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Sunday, March 7, 2021

Talking about rape: Sohaila Abdulali

US-based Indian-origin writer Sohaila Abdulali talks about personal experience, her research and her professional experience at a rape crisis centre.

Reading Time: 3 minutesWe need to talk about rape. Or rather, what rape is, and what it is not. This is what struck me most, listening to Sohaila Abdulali speak at Melbourne’s Wheeler Centre about her new book, What We Talk About When We Talk About Rape – what she called her “manifesto for living”. Abdulali was confident, humorous, and strident as she spoke about rape, as a survivor, as someone who has gone on to have a “great life”, and as someone who also decided she still had more to say, some 30 years later.
I walked away from her with the most unexpected feeling: lightness.

Because what we normally do is circle rape, warily. We treat it like a rare, poisonous flower. We treat it like a spectre. We treat it like shame so intense it should kill you. We treat it like Lord Voldemort: He Who Must Not Be Named.
Abdulali, instead, got right up in rape’s face, and said ‘I know you, I know what you are.’
So, ladies and gentleman – well, mostly gentleman, let’s be honest – let me tell you a few things about rape…
Rape is not sex, but we have to talk about sex when we talk about rape
Why do those who have been raped so often feel shame at being raped, something that can’t really be said of any other crime?

“I think it’s partly…the confusion of rape and sex,” Abdulali said. “As people and society we have a lot of shame about sex.” As a sexual act, then, rape makes us “ashamed and weirded out and uncomfortable.”

So, sex education is absolutely key. “If we’re teaching sex education or sex ethics to boys and girls in such a way that they come to regard sex as something men can take, and men can enjoy, and women, it’s really for them to just put up with … then we’re really encouraging rape.”
Rape is a choice, not a character trait
There’s a short, clear answer to the question of ‘what causes rape’ and Abdulali gave it unapologetically: “Men!”
And it’s completely, undeniably true – it’s almost always men who are the perpetrators of rape. But no, it’s not a ‘certain type’ of man, as so many of us would like to believe.
Because the terrifying, sobering fact is that men who rape aren’t the ogres from fairy tales, or the monsters under the bed. They are as human as you or I. They make a choice. As Abdulali quipped in response to those who worry about the demonisation of ‘poor innocent men’ through movements like #MeToo: “I don’t know where these innocent men are!”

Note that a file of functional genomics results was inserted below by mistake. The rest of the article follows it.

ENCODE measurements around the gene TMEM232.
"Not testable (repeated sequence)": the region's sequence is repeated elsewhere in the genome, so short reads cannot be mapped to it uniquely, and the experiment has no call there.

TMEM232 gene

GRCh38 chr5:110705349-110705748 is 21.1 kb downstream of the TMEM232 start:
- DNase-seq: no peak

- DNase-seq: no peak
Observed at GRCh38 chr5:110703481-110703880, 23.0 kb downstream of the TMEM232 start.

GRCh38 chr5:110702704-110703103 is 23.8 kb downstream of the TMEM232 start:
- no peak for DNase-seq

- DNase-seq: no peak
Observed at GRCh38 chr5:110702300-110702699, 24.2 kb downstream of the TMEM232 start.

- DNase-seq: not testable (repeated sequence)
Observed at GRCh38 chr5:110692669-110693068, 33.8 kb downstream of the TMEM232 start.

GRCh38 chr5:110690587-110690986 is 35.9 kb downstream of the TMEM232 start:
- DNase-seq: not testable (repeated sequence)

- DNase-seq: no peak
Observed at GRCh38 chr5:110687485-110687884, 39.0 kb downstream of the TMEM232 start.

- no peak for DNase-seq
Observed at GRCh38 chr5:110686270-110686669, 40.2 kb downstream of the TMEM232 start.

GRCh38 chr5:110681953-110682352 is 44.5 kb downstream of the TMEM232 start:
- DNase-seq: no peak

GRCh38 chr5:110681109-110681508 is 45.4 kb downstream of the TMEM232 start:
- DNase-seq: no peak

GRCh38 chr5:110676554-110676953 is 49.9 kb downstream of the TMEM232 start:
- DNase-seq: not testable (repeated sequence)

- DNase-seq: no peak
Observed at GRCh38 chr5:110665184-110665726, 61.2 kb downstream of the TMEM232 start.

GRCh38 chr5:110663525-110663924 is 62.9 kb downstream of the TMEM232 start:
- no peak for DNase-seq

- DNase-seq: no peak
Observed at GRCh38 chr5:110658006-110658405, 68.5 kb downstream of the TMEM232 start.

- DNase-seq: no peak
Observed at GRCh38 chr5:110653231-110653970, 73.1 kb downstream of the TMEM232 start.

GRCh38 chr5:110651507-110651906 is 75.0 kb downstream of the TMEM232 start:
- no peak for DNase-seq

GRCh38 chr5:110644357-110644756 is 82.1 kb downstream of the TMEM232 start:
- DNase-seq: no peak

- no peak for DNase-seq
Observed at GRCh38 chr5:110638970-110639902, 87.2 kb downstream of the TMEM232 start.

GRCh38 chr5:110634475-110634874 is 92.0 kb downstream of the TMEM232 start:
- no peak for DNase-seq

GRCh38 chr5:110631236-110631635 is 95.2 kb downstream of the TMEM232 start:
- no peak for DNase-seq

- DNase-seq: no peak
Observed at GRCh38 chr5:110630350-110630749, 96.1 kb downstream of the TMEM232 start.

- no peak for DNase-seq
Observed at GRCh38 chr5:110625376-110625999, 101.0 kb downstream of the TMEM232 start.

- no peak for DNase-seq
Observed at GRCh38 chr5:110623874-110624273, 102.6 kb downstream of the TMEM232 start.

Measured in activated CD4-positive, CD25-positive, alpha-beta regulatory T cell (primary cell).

“Who are these men? They’re regular guys, they’re regular husbands and fathers,” she said. “I wish I could say, ‘these men are different’. I think it’s a potential in everyone, a choice everyone could make. And many don’t.”
Rape is like any other crime and yet it’s not
Rape is complicated. “It’s a crime like any other crime, and yet it’s not; it’s unique – every crime is unique,” Abdulali mused. “Rape is not more unique than other unique crimes.”
The difference is that rape is forcibly entangled with so many other things: “It’s so tied up in our minds with honour and shame and blah and sex and being spoilt,” Abdulali said. It’s also, as she pointed out, “the one crime that we judge according to how the victim reacts.”
Rape shouldn’t be put in a separate box to other traumatic physical crimes. “By bringing it into the realm of terrible traumas like other terrible traumas you’re not diminishing it or say it’s less; you’re just saying, it’s as manageable or not as other things.”
To stop rape, you need to dismantle patriarchy
Rape is entrenched in behaviours and attitudes: it’s not outside society, it’s right in the thick of it.
“What are we talking about, with rape?” Abdulali asked. “We’re talking about an entire culture of a way that men treat women, and then we all treat each other.”
Rape will continue as long as we are, as she so nicely put it, “mesmerised by patriarchy.”
“You could go out and be marching in the streets and demonstrating against rape, but if you come in and you give your son the first helping, it’s cancelling everything you’ve done.”

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Aparna Ananthuni
Aparna is an aspiring writer of historical fiction and fantasy for young adults and children. She also loves reading, drawing and Indian classical music, and often develops strange obsessions like typewriter-collecting.

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